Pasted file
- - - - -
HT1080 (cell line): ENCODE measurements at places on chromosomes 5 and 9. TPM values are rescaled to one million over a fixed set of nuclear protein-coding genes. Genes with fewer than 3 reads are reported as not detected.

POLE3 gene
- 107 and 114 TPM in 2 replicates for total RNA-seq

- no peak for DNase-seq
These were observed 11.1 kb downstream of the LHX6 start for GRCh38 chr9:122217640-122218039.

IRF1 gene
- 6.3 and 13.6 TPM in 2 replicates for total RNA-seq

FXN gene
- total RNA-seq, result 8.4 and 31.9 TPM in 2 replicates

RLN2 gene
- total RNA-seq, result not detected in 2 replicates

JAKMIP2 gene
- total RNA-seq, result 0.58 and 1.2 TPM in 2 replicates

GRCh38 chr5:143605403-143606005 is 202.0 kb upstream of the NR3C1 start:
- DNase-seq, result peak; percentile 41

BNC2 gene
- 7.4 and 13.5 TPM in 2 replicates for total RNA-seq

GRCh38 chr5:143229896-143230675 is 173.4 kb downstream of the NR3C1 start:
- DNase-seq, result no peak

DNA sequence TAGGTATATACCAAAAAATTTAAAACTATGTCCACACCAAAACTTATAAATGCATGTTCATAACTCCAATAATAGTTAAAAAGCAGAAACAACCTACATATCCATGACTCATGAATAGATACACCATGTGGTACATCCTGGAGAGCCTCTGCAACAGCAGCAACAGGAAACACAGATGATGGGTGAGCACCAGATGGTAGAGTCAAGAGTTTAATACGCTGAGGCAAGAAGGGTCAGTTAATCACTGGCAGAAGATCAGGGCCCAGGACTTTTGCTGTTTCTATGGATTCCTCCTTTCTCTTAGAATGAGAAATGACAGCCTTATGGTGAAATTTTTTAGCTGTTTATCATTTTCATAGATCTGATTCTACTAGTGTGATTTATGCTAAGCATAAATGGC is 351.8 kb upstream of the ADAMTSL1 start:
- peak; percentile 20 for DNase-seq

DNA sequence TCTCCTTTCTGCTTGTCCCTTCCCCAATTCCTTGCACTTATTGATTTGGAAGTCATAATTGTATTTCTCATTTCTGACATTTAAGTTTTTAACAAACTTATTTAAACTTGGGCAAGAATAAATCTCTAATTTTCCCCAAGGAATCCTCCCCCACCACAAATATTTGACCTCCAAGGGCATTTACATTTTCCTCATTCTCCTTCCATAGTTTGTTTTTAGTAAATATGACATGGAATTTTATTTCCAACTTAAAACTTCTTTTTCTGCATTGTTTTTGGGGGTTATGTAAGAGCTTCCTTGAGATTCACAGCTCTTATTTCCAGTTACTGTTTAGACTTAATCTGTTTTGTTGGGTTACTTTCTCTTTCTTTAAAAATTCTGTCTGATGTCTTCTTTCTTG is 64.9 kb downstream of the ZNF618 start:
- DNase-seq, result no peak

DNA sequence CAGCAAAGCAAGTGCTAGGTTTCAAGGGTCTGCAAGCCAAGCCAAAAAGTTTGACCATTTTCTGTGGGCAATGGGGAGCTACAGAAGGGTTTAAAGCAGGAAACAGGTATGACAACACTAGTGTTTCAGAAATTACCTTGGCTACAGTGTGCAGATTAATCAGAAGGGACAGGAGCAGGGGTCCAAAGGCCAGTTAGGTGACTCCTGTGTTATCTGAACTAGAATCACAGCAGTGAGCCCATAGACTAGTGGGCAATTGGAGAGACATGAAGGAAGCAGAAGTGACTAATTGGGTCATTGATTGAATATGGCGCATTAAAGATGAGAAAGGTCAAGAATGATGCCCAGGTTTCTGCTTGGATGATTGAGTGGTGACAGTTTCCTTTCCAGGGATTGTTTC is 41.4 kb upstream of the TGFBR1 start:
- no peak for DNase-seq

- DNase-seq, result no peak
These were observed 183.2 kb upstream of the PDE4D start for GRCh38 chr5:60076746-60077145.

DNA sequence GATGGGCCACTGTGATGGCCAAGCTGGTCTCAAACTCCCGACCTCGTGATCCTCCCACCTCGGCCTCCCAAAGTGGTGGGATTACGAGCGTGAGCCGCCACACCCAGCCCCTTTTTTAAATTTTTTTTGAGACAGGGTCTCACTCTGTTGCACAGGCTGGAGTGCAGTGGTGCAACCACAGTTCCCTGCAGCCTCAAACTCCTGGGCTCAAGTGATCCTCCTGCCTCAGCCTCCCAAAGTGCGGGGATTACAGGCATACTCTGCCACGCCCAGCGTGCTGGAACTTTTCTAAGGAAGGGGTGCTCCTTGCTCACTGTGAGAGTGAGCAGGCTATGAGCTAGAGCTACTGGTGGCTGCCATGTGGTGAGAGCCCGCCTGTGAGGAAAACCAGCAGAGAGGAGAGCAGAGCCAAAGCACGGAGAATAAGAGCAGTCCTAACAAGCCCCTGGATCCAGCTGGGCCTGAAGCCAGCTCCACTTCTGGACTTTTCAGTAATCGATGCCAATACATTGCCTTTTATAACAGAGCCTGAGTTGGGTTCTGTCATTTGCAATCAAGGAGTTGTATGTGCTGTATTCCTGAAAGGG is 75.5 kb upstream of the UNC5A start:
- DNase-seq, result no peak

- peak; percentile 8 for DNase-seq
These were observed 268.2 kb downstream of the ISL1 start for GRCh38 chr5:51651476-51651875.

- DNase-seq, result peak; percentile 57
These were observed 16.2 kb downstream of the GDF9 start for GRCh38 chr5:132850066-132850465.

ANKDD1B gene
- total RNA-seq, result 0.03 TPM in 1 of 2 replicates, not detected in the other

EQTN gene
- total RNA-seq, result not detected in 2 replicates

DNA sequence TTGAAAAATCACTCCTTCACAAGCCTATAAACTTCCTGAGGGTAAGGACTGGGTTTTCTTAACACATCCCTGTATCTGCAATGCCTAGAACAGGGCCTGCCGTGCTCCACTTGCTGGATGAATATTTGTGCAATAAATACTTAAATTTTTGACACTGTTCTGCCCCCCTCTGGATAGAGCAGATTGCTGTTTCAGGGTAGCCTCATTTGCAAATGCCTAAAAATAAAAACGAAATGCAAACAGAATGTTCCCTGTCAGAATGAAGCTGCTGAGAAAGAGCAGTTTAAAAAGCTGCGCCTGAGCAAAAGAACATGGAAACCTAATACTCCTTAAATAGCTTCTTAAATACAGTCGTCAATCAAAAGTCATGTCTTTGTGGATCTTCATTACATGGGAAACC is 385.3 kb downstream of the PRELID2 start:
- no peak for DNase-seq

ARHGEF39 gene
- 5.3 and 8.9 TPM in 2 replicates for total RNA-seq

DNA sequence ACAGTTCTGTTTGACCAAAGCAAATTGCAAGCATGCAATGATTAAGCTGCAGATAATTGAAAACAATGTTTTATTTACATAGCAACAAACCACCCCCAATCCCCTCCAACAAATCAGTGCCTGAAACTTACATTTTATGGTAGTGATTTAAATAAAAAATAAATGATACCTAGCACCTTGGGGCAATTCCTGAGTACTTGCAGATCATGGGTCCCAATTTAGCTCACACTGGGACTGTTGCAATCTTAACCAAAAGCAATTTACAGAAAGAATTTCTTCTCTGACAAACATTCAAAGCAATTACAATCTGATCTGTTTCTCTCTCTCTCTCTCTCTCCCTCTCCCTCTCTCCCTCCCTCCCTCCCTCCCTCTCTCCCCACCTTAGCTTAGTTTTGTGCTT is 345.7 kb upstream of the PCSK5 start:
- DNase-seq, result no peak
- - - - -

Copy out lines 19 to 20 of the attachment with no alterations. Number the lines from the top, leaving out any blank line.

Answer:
- DNase-seq, result no peak

DNA sequence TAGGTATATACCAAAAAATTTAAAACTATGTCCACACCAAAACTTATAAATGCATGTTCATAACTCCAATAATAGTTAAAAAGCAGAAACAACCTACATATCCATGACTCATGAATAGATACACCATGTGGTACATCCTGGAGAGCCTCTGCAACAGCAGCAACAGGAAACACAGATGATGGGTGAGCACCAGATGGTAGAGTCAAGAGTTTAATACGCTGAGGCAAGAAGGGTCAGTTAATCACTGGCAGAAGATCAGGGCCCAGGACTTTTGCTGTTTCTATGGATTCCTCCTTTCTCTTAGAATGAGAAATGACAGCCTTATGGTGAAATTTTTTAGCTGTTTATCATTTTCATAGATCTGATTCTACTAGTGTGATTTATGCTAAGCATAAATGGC is 351.8 kb upstream of the ADAMTSL1 start: